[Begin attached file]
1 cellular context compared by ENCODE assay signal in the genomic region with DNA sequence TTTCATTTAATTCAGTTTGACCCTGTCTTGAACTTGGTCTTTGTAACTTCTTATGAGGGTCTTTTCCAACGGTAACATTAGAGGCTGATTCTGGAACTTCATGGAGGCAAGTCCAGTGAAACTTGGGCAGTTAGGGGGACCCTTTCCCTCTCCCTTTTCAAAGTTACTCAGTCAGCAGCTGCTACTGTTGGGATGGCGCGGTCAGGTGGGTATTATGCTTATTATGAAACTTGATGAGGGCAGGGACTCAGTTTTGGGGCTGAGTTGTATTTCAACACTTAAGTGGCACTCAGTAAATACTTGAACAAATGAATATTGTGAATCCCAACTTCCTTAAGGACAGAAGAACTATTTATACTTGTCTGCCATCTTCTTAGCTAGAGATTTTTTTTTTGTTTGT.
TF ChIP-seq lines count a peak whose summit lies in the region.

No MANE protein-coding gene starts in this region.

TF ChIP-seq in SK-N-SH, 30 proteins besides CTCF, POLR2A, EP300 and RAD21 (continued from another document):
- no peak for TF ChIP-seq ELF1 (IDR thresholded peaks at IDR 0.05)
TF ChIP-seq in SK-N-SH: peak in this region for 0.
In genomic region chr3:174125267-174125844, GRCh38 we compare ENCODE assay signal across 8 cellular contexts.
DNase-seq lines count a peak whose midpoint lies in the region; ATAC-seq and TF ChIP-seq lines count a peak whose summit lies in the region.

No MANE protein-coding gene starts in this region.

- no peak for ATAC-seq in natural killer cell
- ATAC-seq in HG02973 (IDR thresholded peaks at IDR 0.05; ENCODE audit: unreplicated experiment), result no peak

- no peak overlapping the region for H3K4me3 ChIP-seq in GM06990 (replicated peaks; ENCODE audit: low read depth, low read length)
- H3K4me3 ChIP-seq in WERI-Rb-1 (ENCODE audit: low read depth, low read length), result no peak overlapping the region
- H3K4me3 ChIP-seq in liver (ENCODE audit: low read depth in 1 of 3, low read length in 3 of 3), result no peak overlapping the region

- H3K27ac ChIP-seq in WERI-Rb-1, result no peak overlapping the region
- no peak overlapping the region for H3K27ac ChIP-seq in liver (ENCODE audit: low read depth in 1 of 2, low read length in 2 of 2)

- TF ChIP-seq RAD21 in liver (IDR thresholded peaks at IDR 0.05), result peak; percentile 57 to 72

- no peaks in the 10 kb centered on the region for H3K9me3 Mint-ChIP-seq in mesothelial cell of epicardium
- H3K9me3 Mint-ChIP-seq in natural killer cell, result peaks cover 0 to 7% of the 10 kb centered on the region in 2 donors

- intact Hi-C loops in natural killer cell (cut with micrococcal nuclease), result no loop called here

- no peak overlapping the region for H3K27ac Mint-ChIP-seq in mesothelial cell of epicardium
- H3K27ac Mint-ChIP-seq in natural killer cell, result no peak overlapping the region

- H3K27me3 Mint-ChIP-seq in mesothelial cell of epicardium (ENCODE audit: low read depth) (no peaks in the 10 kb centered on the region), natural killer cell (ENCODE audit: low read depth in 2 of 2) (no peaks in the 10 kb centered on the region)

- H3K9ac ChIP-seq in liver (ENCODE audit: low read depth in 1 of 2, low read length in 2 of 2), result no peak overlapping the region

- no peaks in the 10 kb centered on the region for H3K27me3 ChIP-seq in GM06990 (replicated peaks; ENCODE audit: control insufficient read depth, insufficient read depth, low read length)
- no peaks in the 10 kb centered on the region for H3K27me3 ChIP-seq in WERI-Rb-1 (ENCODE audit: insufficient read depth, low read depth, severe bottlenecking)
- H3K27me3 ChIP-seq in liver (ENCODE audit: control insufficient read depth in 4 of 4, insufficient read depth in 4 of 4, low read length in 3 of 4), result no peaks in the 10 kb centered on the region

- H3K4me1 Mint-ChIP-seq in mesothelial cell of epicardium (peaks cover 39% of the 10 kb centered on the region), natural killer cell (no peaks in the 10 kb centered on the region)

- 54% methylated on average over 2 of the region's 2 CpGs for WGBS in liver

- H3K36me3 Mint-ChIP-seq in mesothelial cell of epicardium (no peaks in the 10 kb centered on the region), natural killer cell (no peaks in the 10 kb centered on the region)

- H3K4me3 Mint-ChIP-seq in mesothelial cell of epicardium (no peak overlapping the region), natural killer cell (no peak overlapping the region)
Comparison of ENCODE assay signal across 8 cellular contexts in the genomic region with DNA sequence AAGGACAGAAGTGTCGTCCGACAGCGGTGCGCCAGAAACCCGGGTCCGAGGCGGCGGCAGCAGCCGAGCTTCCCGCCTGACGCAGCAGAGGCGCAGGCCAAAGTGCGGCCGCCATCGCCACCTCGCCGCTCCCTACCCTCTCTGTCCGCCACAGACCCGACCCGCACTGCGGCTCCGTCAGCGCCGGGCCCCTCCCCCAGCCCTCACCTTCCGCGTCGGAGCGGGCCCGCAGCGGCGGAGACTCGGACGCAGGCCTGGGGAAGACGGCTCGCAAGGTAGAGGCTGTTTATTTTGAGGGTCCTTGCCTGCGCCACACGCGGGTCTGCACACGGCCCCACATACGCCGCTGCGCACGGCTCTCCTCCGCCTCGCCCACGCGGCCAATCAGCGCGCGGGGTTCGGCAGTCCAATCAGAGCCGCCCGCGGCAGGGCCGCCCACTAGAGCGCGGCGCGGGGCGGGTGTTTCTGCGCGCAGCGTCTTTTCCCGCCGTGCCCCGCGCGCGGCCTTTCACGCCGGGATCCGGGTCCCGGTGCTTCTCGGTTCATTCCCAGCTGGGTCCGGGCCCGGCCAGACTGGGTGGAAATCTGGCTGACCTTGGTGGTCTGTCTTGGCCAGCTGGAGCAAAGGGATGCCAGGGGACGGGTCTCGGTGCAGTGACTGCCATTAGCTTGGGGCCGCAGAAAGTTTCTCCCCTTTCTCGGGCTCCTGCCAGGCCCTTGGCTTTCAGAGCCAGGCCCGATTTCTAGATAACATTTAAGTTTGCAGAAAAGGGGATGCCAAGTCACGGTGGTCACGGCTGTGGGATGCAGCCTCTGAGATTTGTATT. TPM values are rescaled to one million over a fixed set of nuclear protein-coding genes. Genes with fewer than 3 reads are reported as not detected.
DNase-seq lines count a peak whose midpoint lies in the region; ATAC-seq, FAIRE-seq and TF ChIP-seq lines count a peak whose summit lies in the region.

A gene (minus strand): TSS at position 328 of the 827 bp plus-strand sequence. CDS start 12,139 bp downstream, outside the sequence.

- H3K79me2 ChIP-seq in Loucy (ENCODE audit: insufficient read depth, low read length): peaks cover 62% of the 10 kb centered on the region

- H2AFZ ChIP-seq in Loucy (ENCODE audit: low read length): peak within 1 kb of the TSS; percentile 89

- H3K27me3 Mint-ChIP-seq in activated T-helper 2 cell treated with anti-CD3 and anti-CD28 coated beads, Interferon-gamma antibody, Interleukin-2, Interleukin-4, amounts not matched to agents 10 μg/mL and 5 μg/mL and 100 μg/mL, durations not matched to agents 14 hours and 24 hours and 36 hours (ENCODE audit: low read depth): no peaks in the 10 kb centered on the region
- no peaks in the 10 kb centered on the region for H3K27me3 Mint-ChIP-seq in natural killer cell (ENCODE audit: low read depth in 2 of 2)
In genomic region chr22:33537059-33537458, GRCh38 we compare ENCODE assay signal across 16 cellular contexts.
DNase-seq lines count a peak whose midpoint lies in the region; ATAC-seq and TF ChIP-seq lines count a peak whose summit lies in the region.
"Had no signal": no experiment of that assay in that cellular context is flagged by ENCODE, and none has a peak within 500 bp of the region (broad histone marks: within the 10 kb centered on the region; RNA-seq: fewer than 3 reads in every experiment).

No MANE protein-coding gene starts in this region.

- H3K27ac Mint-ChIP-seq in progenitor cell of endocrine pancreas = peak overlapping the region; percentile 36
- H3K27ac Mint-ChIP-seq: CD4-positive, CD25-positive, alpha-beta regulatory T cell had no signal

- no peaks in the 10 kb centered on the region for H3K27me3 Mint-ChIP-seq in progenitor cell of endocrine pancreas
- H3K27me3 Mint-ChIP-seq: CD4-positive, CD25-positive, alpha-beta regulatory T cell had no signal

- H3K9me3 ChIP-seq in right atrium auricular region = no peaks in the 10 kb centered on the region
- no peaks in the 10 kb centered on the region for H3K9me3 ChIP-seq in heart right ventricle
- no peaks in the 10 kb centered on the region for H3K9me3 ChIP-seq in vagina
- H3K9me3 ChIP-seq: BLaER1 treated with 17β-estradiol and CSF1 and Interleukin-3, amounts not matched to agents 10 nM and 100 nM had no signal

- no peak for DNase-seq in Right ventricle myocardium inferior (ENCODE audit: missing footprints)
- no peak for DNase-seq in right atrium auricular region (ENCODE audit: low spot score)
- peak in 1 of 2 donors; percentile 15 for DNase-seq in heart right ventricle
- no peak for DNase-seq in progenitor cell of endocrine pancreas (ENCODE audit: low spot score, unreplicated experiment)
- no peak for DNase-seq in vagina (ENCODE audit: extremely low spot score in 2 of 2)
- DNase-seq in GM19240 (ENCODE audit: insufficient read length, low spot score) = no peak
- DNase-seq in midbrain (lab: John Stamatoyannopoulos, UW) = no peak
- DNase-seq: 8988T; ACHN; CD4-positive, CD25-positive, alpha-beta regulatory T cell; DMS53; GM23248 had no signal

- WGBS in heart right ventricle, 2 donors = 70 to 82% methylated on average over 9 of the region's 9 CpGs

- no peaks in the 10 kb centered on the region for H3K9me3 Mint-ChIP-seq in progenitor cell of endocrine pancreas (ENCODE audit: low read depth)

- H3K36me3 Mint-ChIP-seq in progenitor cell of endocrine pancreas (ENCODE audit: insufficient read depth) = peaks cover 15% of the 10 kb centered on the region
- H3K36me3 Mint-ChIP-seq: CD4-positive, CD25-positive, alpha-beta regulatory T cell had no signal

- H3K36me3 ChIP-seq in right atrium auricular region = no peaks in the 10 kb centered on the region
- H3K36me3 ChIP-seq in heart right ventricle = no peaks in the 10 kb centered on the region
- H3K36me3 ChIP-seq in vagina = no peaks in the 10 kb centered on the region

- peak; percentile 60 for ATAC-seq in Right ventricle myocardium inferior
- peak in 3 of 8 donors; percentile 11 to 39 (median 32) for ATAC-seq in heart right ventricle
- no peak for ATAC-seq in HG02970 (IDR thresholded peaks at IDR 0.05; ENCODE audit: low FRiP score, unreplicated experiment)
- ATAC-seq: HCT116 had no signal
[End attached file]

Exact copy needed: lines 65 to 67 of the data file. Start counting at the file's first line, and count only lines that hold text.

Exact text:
- H3K36me3 ChIP-seq in vagina = no peaks in the 10 kb centered on the region

- peak; percentile 60 for ATAC-seq in Right ventricle myocardium inferior
- peak in 3 of 8 donors; percentile 11 to 39 (median 32) for ATAC-seq in heart right ventricle